Following a successful Department Examination and upon completion of any required revisions, the candidate is ready to advance to the University Examination. The dissertation must be sent to the Dean of G+PS prior to the scheduled date of the University Examination. See G+PS guidelines and regulations regarding the submission of dissertations for examination. The University Examination Committee include two or more members of the Advisory Committee, two “University Examiners” from UBC (at least one whom comes from another UBC Department, though two such non-Sociology faculty is ideal), an “External Examiner” from another university, a Chair and any other persons appointed by G+PS. The two university examiners are chosen by the Advisory Committee. The departmental Graduate Secretary will schedule the University Examination in consultation with the student, the Advisory Committee and G+PS.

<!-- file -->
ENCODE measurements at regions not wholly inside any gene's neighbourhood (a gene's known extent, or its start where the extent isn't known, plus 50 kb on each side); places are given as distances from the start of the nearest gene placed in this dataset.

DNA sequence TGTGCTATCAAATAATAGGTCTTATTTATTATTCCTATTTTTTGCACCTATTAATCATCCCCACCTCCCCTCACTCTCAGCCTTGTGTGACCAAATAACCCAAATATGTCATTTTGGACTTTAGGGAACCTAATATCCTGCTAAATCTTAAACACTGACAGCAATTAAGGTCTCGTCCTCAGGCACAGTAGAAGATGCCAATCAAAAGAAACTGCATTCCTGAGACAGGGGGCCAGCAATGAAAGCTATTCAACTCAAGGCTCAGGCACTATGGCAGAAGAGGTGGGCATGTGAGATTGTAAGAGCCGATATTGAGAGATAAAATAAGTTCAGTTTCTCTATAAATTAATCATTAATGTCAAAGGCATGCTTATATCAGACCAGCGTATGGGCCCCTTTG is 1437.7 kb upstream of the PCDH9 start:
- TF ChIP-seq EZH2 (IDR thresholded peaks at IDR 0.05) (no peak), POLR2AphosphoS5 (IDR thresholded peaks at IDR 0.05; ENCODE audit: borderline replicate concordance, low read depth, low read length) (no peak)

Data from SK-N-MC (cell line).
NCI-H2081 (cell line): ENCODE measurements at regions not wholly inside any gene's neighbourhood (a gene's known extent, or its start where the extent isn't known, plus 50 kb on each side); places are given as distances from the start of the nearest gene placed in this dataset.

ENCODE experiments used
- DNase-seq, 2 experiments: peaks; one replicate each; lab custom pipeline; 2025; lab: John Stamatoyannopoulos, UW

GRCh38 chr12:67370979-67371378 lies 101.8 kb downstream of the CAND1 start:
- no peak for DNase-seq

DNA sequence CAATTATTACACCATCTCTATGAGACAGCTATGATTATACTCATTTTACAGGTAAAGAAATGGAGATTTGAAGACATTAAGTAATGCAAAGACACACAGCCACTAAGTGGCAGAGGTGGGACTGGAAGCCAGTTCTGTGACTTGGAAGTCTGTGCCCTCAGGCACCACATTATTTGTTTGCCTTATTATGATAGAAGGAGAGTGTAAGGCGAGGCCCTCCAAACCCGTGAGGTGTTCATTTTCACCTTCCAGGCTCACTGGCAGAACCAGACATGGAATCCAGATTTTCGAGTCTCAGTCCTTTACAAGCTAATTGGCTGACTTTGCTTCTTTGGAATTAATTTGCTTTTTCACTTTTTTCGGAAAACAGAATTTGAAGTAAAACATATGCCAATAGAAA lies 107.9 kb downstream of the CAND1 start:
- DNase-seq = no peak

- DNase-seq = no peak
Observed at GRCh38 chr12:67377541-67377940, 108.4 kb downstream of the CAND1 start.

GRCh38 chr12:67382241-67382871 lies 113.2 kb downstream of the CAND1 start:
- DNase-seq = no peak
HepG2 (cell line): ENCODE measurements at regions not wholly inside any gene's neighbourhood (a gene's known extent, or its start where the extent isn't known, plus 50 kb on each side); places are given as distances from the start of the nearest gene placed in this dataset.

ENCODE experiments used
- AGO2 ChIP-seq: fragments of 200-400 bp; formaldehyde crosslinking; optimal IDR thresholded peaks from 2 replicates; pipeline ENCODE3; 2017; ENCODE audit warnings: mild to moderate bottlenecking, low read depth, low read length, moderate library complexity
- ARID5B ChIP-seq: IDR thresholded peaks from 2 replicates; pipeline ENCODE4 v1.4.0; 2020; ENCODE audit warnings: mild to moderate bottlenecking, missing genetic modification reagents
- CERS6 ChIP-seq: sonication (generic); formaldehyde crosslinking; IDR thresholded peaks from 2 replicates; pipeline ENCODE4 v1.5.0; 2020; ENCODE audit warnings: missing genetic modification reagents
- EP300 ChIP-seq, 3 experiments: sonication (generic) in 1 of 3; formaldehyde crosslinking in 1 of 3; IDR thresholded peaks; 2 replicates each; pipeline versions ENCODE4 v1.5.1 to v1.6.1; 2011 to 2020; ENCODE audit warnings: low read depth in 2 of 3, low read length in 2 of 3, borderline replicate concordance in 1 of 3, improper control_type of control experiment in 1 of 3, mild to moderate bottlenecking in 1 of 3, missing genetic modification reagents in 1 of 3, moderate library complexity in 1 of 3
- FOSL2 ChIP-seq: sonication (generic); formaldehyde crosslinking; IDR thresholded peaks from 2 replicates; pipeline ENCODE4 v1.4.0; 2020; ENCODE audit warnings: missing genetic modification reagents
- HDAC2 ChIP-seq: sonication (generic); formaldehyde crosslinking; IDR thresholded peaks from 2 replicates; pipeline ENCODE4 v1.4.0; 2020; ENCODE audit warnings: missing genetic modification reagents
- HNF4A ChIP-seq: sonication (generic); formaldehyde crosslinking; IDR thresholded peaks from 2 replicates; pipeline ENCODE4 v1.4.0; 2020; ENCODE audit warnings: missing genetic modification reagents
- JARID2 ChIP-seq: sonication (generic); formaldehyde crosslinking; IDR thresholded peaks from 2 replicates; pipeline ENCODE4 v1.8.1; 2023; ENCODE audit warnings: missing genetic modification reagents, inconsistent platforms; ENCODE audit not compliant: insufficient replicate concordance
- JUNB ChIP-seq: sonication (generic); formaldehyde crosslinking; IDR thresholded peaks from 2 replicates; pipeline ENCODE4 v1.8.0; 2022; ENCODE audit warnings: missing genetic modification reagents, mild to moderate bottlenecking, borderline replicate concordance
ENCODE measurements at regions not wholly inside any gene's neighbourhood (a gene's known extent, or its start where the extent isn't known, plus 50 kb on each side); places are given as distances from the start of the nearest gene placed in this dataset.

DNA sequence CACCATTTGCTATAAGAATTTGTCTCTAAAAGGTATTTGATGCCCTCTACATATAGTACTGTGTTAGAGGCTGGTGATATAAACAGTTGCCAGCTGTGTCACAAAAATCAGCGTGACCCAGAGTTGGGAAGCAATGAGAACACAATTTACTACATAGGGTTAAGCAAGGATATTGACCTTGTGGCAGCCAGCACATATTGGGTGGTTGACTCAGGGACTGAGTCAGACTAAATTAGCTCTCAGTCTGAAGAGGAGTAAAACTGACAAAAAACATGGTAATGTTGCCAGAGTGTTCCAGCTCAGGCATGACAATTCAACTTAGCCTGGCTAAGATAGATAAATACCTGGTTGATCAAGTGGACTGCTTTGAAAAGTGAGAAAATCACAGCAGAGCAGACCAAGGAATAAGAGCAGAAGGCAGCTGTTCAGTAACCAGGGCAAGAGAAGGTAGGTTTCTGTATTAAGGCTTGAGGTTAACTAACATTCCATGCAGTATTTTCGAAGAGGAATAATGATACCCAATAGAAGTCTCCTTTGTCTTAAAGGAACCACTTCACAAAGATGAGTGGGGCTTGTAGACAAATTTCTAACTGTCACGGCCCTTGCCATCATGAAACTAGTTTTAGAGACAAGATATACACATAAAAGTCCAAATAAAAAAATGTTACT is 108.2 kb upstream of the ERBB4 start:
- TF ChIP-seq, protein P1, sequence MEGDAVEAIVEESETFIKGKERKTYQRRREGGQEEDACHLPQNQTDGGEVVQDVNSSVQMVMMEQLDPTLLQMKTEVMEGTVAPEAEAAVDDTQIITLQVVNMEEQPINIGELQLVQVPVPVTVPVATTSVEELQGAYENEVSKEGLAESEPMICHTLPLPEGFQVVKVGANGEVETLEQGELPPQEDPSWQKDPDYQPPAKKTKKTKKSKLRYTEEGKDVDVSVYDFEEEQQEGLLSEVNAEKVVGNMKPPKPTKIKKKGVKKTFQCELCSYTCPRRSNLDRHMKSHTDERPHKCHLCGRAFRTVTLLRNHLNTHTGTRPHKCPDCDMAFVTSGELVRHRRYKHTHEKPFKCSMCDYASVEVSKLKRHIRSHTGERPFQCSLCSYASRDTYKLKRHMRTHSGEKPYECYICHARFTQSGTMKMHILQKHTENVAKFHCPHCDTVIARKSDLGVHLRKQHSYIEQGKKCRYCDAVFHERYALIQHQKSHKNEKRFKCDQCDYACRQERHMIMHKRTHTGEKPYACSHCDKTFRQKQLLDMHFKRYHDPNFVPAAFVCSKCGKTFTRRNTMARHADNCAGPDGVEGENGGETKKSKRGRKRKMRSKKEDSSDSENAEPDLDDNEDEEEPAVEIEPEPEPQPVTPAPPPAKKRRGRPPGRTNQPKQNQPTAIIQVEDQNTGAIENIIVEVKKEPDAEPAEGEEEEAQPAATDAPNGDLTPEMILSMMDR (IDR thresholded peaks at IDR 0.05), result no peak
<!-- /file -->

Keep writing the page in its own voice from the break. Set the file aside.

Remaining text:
Following a successful University Examination, copies of the final version of the approved dissertation must be submitted to the Faculty of Graduate Studies and to the Sociology Graduate Office. Consult G+PS deadlines for submitting dissertations for graduation.

Students are advised to consult the guide to procedures on the completion of degrees issued by G+PS, which outlines the style and format required for UBC theses and dissertations.

The first year of study is typically devoted to coursework and preparation for the comprehensive examinations. The second year combines comprehensive examinations and work on a dissertation proposal. The third and subsequent years are devoted to dissertation research and writing. It is a requirement of the G+PS that doctoral students be advanced to candidacy no later than before commencing the fourth year of study in the program.